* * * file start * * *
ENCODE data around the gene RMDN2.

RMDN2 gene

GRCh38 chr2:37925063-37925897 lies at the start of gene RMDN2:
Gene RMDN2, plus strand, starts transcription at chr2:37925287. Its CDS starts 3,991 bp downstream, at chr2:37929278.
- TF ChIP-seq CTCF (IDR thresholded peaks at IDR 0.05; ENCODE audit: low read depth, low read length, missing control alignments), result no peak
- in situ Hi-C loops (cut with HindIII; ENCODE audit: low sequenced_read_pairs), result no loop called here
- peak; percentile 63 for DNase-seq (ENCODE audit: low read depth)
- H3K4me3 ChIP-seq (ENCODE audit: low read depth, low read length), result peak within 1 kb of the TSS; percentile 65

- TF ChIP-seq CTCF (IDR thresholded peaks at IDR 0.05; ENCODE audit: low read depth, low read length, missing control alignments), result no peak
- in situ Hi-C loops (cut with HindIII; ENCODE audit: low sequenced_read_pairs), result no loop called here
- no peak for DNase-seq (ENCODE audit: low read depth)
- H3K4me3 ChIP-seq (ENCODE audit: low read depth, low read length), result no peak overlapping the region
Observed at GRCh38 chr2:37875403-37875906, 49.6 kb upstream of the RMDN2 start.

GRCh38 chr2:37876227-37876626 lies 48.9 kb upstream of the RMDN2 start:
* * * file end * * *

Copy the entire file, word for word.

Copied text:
ENCODE data around the gene RMDN2.

RMDN2 gene

GRCh38 chr2:37925063-37925897 lies at the start of gene RMDN2:
Gene RMDN2, plus strand, starts transcription at chr2:37925287. Its CDS starts 3,991 bp downstream, at chr2:37929278.
- TF ChIP-seq CTCF (IDR thresholded peaks at IDR 0.05; ENCODE audit: low read depth, low read length, missing control alignments), result no peak
- in situ Hi-C loops (cut with HindIII; ENCODE audit: low sequenced_read_pairs), result no loop called here
- peak; percentile 63 for DNase-seq (ENCODE audit: low read depth)
- H3K4me3 ChIP-seq (ENCODE audit: low read depth, low read length), result peak within 1 kb of the TSS; percentile 65

- TF ChIP-seq CTCF (IDR thresholded peaks at IDR 0.05; ENCODE audit: low read depth, low read length, missing control alignments), result no peak
- in situ Hi-C loops (cut with HindIII; ENCODE audit: low sequenced_read_pairs), result no loop called here
- no peak for DNase-seq (ENCODE audit: low read depth)
- H3K4me3 ChIP-seq (ENCODE audit: low read depth, low read length), result no peak overlapping the region
Observed at GRCh38 chr2:37875403-37875906, 49.6 kb upstream of the RMDN2 start.

GRCh38 chr2:37876227-37876626 lies 48.9 kb upstream of the RMDN2 start: